These phone scams include many variations, ranging from instances where callers say the victim owes money or is entitled to a huge refund. Some calls can threaten arrest or threaten driver’s license revocation. Sometimes these calls are paired with follow-up calls from people saying they are from the local police department or the state motor vehicle department.

Common characteristics of these scams can include:

  • Scammers using fake names and IRS badge numbers. They generally use common names and surnames to identify themselves.
  • Scammers may be able to recite the last four digits of a victim’s Social Security Number.
  • Scammers “spoof” or imitate the IRS toll-free number on caller ID to make it appear that it’s the IRS calling.
  • Scammers sometimes send bogus IRS emails to some victims to support their bogus calls.
  • Victims hear background noise of other calls being conducted to mimic a call site.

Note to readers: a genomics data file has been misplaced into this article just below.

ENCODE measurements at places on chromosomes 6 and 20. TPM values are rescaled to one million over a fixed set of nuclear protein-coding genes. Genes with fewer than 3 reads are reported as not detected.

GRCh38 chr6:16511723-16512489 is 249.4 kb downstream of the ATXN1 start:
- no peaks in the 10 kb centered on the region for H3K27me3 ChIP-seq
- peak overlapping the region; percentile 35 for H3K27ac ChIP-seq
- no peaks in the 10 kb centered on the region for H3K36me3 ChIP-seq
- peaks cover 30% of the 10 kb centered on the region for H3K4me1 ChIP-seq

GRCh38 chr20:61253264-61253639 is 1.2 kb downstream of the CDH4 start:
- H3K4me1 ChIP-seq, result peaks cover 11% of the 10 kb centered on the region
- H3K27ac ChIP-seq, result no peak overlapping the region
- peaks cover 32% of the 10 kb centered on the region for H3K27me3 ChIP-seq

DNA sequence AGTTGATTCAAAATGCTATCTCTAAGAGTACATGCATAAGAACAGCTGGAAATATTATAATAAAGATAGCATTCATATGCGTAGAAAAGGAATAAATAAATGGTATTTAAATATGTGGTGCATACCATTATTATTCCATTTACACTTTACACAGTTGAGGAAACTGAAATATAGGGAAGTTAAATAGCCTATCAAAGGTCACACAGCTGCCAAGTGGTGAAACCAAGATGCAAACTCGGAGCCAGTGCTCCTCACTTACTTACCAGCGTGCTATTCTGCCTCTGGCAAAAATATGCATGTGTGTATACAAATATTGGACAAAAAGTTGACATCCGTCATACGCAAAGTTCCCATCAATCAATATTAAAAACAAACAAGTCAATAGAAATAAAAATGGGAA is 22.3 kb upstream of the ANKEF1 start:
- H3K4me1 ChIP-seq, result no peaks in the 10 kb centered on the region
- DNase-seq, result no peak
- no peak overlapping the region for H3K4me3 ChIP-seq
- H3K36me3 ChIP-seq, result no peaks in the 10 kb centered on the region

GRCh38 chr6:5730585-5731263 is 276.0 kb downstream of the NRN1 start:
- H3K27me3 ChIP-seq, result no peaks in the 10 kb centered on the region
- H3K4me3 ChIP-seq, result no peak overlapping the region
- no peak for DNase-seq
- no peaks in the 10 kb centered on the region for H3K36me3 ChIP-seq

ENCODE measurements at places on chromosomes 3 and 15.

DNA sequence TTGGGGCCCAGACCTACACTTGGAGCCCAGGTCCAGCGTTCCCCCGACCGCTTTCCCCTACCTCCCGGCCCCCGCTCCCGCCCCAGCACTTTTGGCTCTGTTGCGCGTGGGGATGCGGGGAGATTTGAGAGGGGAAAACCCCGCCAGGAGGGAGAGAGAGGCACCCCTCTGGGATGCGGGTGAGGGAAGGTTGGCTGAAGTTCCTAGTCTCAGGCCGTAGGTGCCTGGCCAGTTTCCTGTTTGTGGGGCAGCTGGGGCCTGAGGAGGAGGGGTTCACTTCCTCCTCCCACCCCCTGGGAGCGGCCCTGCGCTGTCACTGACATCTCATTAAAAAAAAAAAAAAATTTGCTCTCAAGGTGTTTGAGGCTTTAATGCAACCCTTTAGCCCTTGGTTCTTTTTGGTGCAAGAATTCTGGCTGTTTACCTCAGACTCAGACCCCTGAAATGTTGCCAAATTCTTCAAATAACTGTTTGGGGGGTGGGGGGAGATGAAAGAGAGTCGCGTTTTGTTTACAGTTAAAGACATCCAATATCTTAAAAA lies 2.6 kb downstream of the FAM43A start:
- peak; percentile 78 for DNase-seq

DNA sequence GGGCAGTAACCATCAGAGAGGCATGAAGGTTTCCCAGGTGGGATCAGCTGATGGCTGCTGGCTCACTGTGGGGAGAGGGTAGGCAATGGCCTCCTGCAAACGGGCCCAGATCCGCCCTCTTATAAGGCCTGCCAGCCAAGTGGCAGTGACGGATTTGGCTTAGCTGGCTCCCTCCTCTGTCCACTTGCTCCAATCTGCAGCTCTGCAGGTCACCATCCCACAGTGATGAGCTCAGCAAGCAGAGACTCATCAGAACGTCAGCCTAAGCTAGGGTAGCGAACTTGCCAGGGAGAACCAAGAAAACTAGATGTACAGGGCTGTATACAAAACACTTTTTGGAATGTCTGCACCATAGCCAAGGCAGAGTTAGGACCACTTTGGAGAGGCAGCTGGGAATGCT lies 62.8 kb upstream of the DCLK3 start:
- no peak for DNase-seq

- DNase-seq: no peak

• After threatening victims with jail time or a driver’s license revocation, scammers hang up and others soon call back pretending to be from the local police or DMV, and the caller ID supports their claim.

In another variation, one sophisticated phone scam has targeted taxpayers, including recent immigrants, throughout the country. Victims are told they owe money to the IRS and it must be paid promptly through a pre-loaded debit card or wire transfer. If the victim refuses to cooperate, they are then threatened with arrest, deportation or suspension of a business or driver’s license. In many cases, the caller becomes hostile and insulting.